Durkan says she supports continuing consolidation as a means to make the city's policies and procedures more consistent. Frustrated by the lack of any unifying approach to HR, she's already instructed all departments to give the centralized personnel department 30-days notice if they intend to settle a sexual harassment complaint.
And as Crosscut reported Thursday, the idea of consolidating HR into one department is appealing to employees who have felt their harassment complaints have fallen on deaf ears.
But considering complaints from employees in the central HR department, the new mayor may find herself caught between what is now a diffuse and opaque system, where employees receive inconsistent service and complaints are settled in secrecy, and a centralized personnel department with a frustrated workforce, unconvinced it is structured to handle HR adequately.
The environment at the central HR department wasn't always this way. Employees who'd been around since before 2010 describe an office that functioned with relative ease, if not the occasional struggles encountered by any large department. "We had a great unit when I began in the Workers’ Compensation Unit eight years ago," one employee wrote in an exit survey. "I had people tell me they were jealous of how great of a team we had and that we were happily working."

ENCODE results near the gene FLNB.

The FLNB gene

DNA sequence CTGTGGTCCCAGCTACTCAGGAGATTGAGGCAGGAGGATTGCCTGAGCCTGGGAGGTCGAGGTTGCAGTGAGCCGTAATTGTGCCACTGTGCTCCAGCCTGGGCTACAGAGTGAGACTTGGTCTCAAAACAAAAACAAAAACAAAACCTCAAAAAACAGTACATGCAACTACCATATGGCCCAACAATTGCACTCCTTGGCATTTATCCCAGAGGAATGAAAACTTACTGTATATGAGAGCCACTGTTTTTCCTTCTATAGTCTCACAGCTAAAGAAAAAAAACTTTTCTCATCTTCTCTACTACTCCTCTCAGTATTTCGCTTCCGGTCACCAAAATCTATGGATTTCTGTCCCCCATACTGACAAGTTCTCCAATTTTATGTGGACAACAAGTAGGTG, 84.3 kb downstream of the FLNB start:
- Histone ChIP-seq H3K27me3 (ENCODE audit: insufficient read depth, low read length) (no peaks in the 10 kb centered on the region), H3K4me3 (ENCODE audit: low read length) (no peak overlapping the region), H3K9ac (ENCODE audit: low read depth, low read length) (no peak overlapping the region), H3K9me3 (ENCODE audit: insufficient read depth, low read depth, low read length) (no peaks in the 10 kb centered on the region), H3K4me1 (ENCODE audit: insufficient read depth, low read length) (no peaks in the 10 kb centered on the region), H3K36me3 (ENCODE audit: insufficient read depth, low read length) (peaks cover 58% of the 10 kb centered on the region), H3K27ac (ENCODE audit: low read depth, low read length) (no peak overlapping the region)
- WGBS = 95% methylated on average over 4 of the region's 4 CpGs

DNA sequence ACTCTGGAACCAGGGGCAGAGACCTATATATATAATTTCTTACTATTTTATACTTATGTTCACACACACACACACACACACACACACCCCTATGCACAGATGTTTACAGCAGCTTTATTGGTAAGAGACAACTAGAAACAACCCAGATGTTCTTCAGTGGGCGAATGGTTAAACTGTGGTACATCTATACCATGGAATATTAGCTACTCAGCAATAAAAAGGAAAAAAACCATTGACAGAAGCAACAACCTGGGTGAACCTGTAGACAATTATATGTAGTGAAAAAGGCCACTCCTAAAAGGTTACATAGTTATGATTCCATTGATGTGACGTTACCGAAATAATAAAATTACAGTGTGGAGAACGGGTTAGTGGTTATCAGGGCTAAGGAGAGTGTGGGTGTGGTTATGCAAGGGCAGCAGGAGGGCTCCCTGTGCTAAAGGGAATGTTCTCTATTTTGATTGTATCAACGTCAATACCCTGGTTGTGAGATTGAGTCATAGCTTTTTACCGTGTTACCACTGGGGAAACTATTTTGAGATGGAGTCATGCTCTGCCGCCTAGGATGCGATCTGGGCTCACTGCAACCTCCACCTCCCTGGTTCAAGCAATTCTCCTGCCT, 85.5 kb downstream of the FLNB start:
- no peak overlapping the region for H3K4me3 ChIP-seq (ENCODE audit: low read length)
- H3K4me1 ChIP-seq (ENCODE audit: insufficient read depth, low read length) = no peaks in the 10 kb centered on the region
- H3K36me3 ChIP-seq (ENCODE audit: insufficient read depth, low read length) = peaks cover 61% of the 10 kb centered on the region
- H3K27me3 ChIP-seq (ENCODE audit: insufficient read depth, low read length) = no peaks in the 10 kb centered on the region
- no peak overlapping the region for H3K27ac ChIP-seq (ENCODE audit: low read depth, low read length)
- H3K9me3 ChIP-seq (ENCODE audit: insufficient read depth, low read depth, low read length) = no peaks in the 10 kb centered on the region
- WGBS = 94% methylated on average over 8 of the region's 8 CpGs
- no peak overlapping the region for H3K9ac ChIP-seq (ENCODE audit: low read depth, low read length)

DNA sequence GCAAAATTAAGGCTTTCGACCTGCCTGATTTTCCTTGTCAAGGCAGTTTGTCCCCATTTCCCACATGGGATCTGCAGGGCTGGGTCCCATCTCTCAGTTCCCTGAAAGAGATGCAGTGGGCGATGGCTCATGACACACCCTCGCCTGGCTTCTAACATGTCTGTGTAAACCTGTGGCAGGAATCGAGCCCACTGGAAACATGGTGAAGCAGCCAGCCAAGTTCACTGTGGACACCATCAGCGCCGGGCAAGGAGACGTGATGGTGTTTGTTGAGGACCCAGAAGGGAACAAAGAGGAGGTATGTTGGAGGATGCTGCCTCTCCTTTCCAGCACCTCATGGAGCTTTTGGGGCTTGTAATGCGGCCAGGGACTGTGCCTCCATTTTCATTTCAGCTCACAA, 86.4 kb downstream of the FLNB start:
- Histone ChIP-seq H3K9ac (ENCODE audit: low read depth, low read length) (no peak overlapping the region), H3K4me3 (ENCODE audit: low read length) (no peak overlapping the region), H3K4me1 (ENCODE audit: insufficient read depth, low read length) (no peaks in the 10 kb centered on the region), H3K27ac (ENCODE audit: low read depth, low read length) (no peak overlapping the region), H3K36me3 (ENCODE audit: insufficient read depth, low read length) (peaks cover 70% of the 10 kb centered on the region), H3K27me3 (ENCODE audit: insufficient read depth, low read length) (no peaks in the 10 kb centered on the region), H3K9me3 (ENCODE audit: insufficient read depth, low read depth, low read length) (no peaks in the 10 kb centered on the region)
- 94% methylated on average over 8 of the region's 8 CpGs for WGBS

But as consolidation began early in Mayor Murray's tenure, there was a marked shift in how the department was run. Units were restructured, supervisors were laid off and new people put into place.
The changes were ordered by Murray, but carried out by Coskey. She came to lead the department from a long and successful career as an attorney, then as a personnel consultant. With the firm Seabold Consulting Group, she uncovered improper spending at the Port of Seattle. She also worked for Bright Spring Consulting, which has contracts with Amazon, the Bill & Melinda Gates Foundation and Microsoft.